crashing the gate.
crashing the gate.
A Heavy Rebel weekend and a legend passes
by Brian Clarey Editor
In the basement of Winston-Salem’s Millennium Center, a guitarist kicks it into gear. Jangly riffs, powerful chords, muscular licks. There’s a bass player on a lime-green stand up, slapping it out. A drummer slams his kit. And the frontman — shaved head, goatee — screams with aplomb. It’s the first set of the night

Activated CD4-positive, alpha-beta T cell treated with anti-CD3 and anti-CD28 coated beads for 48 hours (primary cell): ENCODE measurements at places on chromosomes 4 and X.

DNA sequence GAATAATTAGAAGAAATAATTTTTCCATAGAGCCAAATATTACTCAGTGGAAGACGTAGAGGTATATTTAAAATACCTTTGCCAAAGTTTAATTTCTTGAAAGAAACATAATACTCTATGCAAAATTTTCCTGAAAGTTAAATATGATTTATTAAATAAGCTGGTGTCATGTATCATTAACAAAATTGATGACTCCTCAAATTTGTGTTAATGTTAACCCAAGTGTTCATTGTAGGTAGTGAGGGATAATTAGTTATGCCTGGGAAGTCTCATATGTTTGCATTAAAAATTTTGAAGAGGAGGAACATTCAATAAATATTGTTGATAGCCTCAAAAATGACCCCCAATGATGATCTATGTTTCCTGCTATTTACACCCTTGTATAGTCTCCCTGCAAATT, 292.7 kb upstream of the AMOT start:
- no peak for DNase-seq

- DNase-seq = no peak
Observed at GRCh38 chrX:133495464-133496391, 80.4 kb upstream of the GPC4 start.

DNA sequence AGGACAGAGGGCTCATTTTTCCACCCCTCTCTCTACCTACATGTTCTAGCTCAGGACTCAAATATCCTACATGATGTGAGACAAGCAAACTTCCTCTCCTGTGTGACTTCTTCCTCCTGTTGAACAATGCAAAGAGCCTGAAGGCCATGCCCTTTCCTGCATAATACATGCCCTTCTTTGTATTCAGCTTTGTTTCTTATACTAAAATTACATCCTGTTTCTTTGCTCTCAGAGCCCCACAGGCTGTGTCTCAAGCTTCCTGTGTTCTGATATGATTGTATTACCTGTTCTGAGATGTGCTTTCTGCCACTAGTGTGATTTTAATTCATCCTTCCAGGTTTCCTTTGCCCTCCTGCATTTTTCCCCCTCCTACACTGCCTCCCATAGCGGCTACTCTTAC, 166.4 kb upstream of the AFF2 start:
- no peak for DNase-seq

here in the room known as the Jailhouse, and it’s already starting to get real hot down here. But the beer cans have not yet begun to fly. And this is what the Heavy Rebel Weekender is all about: hard music, good times, sweat. And eventually, flying beer cans. The band is Mean Mean Man & the Brass Knuckle Band, and while they play a kid from the audience puts his foot on the stage, bangs his head a bit. The Heavy Rebel is something of an interactive event. With more than 60 bands on the docket, a good portion of the attendees will see some stage time and many others will participate in the car show, the beer drink-off, the ’nanner pudding eating contest or the wet wife-beater pageant. There are hundreds of them, with mohawks and pompadours, tight black T shirts and cuffed Levi’s, cowboy boots and print dresses, Elvis shades and earlobe plugs, trucker hats and overalls. And lots and lots of tattoos. “These are people that usually don’t get decent treatment elsewhere,” Dave Quick says between puffs of a cigar on the center’s porch. Quick, who along with Mike Martin is the festival organizer, is as cool as it gets, even amid all the hoopla of this annual summertime rite. He and Martin don’t carry clipboards or wear earpieces. They don’t run around like crazy people. They don’t have a slew of interns, and security pretty much takes care of itself. And even though there’s an imminent crisis — someone’s apparently tried to counterfeit the beer tickets — Quick and Martin shrug it off, deal with the problem and get back to business. “You gotta have something go wrong,” Martin says. The cars have lined Trade Street all day: hot rods with flame jobs, antique muscle cars, resurrected jalopies with carefully cultivated patinas of rust. The cars are a part of it, as are the hairdos and clothes, the tattoos and the PBR. But mainly it’s about the music, which ranges from punk to rockabilly with everything in between. At 8 p.m. on the main stage, Asheville’s Mad Tea Party lay into a more subdued set. A duo on guitar and ukulele, with lilting vocals and the barest hint of raw electric power, they fit neatly into the pantheon of artists represented here. “Everybody looks so fabulous,” singer Ami Worthen says from the stage. “Everybody don’t look so fabulous everywhere we go.” It’s their first time at Heavy Rebel, but will likely not be their last. “People asked for us,” Worthen says later. “It’s been great.” Later on, down in the Underground, Uncle Scratch’s Gospel Revival reprises their set after making a big splash last year. Brother Ed pounds on his homemade drum kit — cardboard cylinders, a busted cymbal, a metal milk crate — and coaxes the crowd toward some form of salvation. “The Devil is a nappy-headed ho,” he says before breaking into a trash-rock anthem, “Teabaggin’ the Devil.” And by now, the empty Pabst Blue Ribbon cans are flying. *** A quick word on Clay Felker, who passed last week and is the subject of this issue’s Ten Best (page 5). Felker was the most famous and innovative editor in the history of magazines. He more or less invented the modern city magazine with New York back when it was a Sunday insert in the New York Herald Tribune. New York still prints every week, still wins a slew of national magazine awards every year, and has inspired hundreds of knock-offs in nearly every city in the nation. He collected writers like Tom Wolfe and Gloria Steinem, encouraged them to write unconventional journalism that changed the way non-fiction was purveyed. He touched thousands and inspired millions, even in his passing. The so-called “New Journalism,” which these days is not so new, would have foundered in its infancy had not Felker believed in its value and nurtured its practitioners. When I first discovered the form in college I knew that there was no other way I wanted to write. When I was simply a writer, I always wanted an editor like Clay Felker. When I became an editor I looked to his example constantly. I still do. I always wanted to meet him, and I figured I’d eventually get a chance. I guess I’m out of luck. But if you want to learn more about the man, read Tom Wolfe’s The New Journalism or The Gang That Wouldn’t Write Straight by Marc Weingarten. I challenge you not to be inspired by his example.
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